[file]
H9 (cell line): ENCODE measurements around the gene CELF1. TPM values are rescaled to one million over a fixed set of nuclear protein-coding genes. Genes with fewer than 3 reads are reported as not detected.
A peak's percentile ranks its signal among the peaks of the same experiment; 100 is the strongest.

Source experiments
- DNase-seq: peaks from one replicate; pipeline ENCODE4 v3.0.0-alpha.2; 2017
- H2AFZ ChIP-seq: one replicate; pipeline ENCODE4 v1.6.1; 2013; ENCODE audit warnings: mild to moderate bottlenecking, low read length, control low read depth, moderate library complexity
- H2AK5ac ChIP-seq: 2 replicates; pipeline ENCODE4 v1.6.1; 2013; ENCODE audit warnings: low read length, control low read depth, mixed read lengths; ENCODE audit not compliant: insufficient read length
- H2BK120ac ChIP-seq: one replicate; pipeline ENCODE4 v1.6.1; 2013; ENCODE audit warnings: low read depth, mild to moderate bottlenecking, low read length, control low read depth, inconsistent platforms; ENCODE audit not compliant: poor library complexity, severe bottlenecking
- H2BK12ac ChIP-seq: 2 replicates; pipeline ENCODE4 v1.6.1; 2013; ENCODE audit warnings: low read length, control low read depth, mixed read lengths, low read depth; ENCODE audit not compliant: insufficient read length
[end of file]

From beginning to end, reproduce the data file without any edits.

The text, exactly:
H9 (cell line): ENCODE measurements around the gene CELF1. TPM values are rescaled to one million over a fixed set of nuclear protein-coding genes. Genes with fewer than 3 reads are reported as not detected.
A peak's percentile ranks its signal among the peaks of the same experiment; 100 is the strongest.

Source experiments
- DNase-seq: peaks from one replicate; pipeline ENCODE4 v3.0.0-alpha.2; 2017
- H2AFZ ChIP-seq: one replicate; pipeline ENCODE4 v1.6.1; 2013; ENCODE audit warnings: mild to moderate bottlenecking, low read length, control low read depth, moderate library complexity
- H2AK5ac ChIP-seq: 2 replicates; pipeline ENCODE4 v1.6.1; 2013; ENCODE audit warnings: low read length, control low read depth, mixed read lengths; ENCODE audit not compliant: insufficient read length
- H2BK120ac ChIP-seq: one replicate; pipeline ENCODE4 v1.6.1; 2013; ENCODE audit warnings: low read depth, mild to moderate bottlenecking, low read length, control low read depth, inconsistent platforms; ENCODE audit not compliant: poor library complexity, severe bottlenecking
- H2BK12ac ChIP-seq: 2 replicates; pipeline ENCODE4 v1.6.1; 2013; ENCODE audit warnings: low read length, control low read depth, mixed read lengths, low read depth; ENCODE audit not compliant: insufficient read length